Sabbath and Sunday among the Earliest Christians, by David W. T. Brattston
Sabbath and Sunday among the Earliest Christians, by David W. T. Brattston. 2nd ed. Eugene, OR: Resource Publications, 2017. 82 pp. $13.00.
“A method that can prove anything proves nothing” (52). David W. T. Brattston, retired lawyer and judge who authored Sabbath and Sunday among the Earliest Christians, said this of the Sabbatarian position, which he shows is built upon a faulty method of research. Brattston sets out to evaluate every reference to the day of worship found in the approximately five hundred Christian documents dated prior to the mass apostacy of AD 249–251. To substantiate his case, he shows the unanimity in early Christian literature and the fervency of early Christian for Lord’s Day meetings. He concludes his work by addressing the arguments of present-day Sabbatarian. Employing his exemplary approach to research, he concludes that “the earliest Christian literature . . . is unanimous that the main day of the week for early Christians to gather and worship was not the seventh-day Sabbath, but Sunday” (3).
While Lord’s Day gatherings described in Scripture may be descriptive in form (Acts 20:7, 1 Cor 16:2, Rev 1:10), the earliest Christians understood them to be prescriptive. After describing a first-century worship service in detail, Justin Martyr (AD 100–165) gives this rationale: “Sunday is the day on which we all hold our common assembly, because it is the first day on which God, having wrought a change in the darkness and matter, made the world; and Jesus Christ our Savior on the same day rose from the dead” (3–4).
Present-day Sabbatarians claim that “the Lord’s Day” in Revelation 1:10 is something more like “the Day of the Lord,” which is used to speak of a day of judgement, but Brattston swiftly dispels this argument by citing the late second-century work, The Acts of Peter, which equates “the Lord’s Day” with Sunday: “On the first day of the week, that is, on the Lord’s day, a multitude gathered together” (4–5). After examining the approximately 500 documents available to modern scholarship from this time period, the author concludes that “the chief day of the Christian week, even before the middle of the third century, was Sunday . . . . There is no extant record of it being on Saturday” (6).
Prominent early Christian voices also believed that Jesus abolished the Sabbath. Justin described the Jewish sabbaths as “utterly ridiculous,” “unworthy of notice,” and “superstition” (9). By the third century, Tertullian taught a form of Sabbath-keeping, but as Brattston points out, Tertullian maintained this practice in addition to keeping the Lord’s Day. A major debate during this time, before the start of the Decian Persecution, concerned how the Lord’s Day should be kept, specifically whether the New Covenant permitted work on the Lord’s Day (9–14). The author shows how Justin, Tertullian, and others weighed in on this topic, yet none advocated for a chief gathering on the seventh day.
Using the history laid out in the early chapters as his basis, Brattston addresses the arguments of present-day Sabbatarians. Brattston has this to say about Samuele Bacchiocchi (1938–2008), author of From Sabbath to Sunday (Pontifical Gregorian University Press, 1985): “Professor Bacchiocchi quotes or cites a hodgepodge of authors so wide and varied and from so many time periods that any proposition at all can be proved by this method; my comment is that a method that can prove anything proves nothing” (52). The primary point promulgated by modern Sabbatarians is that the earliest believers originally worshipped on the seventh day, but then because of intense persecution against the Jews, these Christians gathered out of necessity on Sunday to differentiate themselves from the persecution. Brattston shows that this theory has no historical support. The main event that Sabbatarians identify is the Hadrianic Persecution of AD 132 to 135. Brattston’s most convincing argument is based on the extent of the persecution—for such a persecution to have a far-reaching impact it would need to be widespread, intense, and long-lasting. Brattston concludes that this persecution, although intense, was confined mainly to Judea for just a few years (32–50).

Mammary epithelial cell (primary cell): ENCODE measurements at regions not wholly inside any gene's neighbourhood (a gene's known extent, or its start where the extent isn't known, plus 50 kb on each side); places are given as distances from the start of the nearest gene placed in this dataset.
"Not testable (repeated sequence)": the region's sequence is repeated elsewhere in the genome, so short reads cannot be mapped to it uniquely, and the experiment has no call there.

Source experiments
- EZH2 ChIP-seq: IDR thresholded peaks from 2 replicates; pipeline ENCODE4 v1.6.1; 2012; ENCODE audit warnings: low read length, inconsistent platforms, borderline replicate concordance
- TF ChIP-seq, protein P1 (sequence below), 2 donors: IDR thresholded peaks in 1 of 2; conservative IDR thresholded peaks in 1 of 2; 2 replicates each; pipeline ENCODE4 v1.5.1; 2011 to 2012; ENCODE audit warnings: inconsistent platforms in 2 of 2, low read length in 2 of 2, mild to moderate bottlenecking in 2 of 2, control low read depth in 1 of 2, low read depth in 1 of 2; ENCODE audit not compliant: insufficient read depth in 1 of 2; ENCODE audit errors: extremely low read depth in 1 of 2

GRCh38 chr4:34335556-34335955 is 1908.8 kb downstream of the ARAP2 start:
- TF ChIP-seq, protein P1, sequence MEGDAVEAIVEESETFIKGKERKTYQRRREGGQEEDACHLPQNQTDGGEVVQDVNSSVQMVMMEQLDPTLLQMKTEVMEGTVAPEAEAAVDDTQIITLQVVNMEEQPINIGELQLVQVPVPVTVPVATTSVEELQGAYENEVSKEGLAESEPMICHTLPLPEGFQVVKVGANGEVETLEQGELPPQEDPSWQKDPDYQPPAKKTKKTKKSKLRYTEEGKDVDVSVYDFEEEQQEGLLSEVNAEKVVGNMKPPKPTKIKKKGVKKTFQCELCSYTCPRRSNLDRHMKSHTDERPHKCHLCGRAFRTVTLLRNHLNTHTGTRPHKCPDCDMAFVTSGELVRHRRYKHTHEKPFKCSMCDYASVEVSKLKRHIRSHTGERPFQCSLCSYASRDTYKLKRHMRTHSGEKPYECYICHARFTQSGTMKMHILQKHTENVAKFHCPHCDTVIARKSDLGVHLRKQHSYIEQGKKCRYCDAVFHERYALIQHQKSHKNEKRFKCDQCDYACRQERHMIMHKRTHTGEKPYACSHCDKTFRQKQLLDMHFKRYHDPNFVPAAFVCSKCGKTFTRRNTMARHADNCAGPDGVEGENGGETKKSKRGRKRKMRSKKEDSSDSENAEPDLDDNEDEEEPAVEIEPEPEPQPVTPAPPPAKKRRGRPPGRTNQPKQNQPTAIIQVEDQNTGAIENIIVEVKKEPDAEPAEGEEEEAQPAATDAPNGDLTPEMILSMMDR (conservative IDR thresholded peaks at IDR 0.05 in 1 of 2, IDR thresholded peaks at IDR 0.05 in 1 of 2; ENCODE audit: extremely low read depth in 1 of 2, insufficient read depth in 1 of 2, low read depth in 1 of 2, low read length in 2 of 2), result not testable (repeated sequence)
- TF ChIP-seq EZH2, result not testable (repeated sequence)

Brattston’s commitment to identifying the best sources from history is the greatest strength of this book. In this relatively short volume, the author imparts an approach to historical research that every student of theology should heed: “In Christianity today, too many people allege that an apostolic or other early state of affairs had existed, without substantiation from original contemporary sources. All teaching and practice must be affirmatively proved from the best evidence available” (27). Brattston’s interaction with the Talmud and other Jewish sources is especially helpful for understanding the motivations of Christians during this time by understanding Jewish thought (see chapter 11). This work would be strengthened if it rooted the case for modern-day perpetuation of worship practices in the New Testament text, rather than this case being made from just the practice of the early church. A subject that needs more substantiation and would make for an interesting research topic is the earlier church’s view of rest on the Lord’s Day (see chapters 4 and 15). Brattston concludes that early Christians “performed secular tasks without conscientious objection” on Sundays (58).
David Brattston presents his case with the precision of a lawyer, the fairmindedness of a judge, and the astuteness of a historian. I recommended this book as the starting place for this topic. This resource—and the author’s approach—is an exemplary model for the pastor, layperson, student, and scholar.
Daniel A. Webster